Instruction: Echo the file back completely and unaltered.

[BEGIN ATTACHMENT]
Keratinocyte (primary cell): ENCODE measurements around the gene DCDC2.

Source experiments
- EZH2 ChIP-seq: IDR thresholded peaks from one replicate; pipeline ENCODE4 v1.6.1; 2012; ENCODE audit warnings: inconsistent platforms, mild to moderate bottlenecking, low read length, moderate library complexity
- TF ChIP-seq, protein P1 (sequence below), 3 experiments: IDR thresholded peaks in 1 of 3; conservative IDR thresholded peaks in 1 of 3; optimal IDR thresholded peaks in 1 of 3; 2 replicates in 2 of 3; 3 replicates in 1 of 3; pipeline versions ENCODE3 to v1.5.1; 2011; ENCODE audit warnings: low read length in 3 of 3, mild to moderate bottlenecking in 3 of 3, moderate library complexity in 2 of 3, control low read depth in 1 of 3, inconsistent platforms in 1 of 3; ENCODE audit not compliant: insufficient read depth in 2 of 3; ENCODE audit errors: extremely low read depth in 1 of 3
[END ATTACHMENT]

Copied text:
Keratinocyte (primary cell): ENCODE measurements around the gene DCDC2.

Source experiments
- EZH2 ChIP-seq: IDR thresholded peaks from one replicate; pipeline ENCODE4 v1.6.1; 2012; ENCODE audit warnings: inconsistent platforms, mild to moderate bottlenecking, low read length, moderate library complexity
- TF ChIP-seq, protein P1 (sequence below), 3 experiments: IDR thresholded peaks in 1 of 3; conservative IDR thresholded peaks in 1 of 3; optimal IDR thresholded peaks in 1 of 3; 2 replicates in 2 of 3; 3 replicates in 1 of 3; pipeline versions ENCODE3 to v1.5.1; 2011; ENCODE audit warnings: low read length in 3 of 3, mild to moderate bottlenecking in 3 of 3, moderate library complexity in 2 of 3, control low read depth in 1 of 3, inconsistent platforms in 1 of 3; ENCODE audit not compliant: insufficient read depth in 2 of 3; ENCODE audit errors: extremely low read depth in 1 of 3